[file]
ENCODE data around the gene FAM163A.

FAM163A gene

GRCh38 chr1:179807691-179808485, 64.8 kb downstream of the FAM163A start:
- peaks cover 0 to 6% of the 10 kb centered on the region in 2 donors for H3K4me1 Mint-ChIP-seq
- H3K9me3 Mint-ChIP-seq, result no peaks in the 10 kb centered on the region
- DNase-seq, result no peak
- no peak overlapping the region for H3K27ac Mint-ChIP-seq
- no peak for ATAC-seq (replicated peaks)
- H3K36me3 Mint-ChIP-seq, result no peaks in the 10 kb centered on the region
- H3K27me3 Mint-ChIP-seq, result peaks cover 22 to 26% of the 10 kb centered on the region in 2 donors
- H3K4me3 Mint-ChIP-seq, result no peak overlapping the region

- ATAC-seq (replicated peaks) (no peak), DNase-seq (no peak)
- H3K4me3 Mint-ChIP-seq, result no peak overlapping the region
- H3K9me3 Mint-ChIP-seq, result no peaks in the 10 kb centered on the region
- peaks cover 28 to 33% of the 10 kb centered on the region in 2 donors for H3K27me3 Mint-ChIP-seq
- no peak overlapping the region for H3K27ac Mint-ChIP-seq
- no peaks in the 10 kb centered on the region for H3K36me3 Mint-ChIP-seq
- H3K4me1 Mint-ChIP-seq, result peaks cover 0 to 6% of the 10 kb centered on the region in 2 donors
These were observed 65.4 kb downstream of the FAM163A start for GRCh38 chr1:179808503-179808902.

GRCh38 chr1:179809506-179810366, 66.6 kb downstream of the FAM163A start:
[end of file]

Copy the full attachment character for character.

ENCODE data around the gene FAM163A.

FAM163A gene

GRCh38 chr1:179807691-179808485, 64.8 kb downstream of the FAM163A start:
- peaks cover 0 to 6% of the 10 kb centered on the region in 2 donors for H3K4me1 Mint-ChIP-seq
- H3K9me3 Mint-ChIP-seq, result no peaks in the 10 kb centered on the region
- DNase-seq, result no peak
- no peak overlapping the region for H3K27ac Mint-ChIP-seq
- no peak for ATAC-seq (replicated peaks)
- H3K36me3 Mint-ChIP-seq, result no peaks in the 10 kb centered on the region
- H3K27me3 Mint-ChIP-seq, result peaks cover 22 to 26% of the 10 kb centered on the region in 2 donors
- H3K4me3 Mint-ChIP-seq, result no peak overlapping the region

- ATAC-seq (replicated peaks) (no peak), DNase-seq (no peak)
- H3K4me3 Mint-ChIP-seq, result no peak overlapping the region
- H3K9me3 Mint-ChIP-seq, result no peaks in the 10 kb centered on the region
- peaks cover 28 to 33% of the 10 kb centered on the region in 2 donors for H3K27me3 Mint-ChIP-seq
- no peak overlapping the region for H3K27ac Mint-ChIP-seq
- no peaks in the 10 kb centered on the region for H3K36me3 Mint-ChIP-seq
- H3K4me1 Mint-ChIP-seq, result peaks cover 0 to 6% of the 10 kb centered on the region in 2 donors
These were observed 65.4 kb downstream of the FAM163A start for GRCh38 chr1:179808503-179808902.

GRCh38 chr1:179809506-179810366, 66.6 kb downstream of the FAM163A start: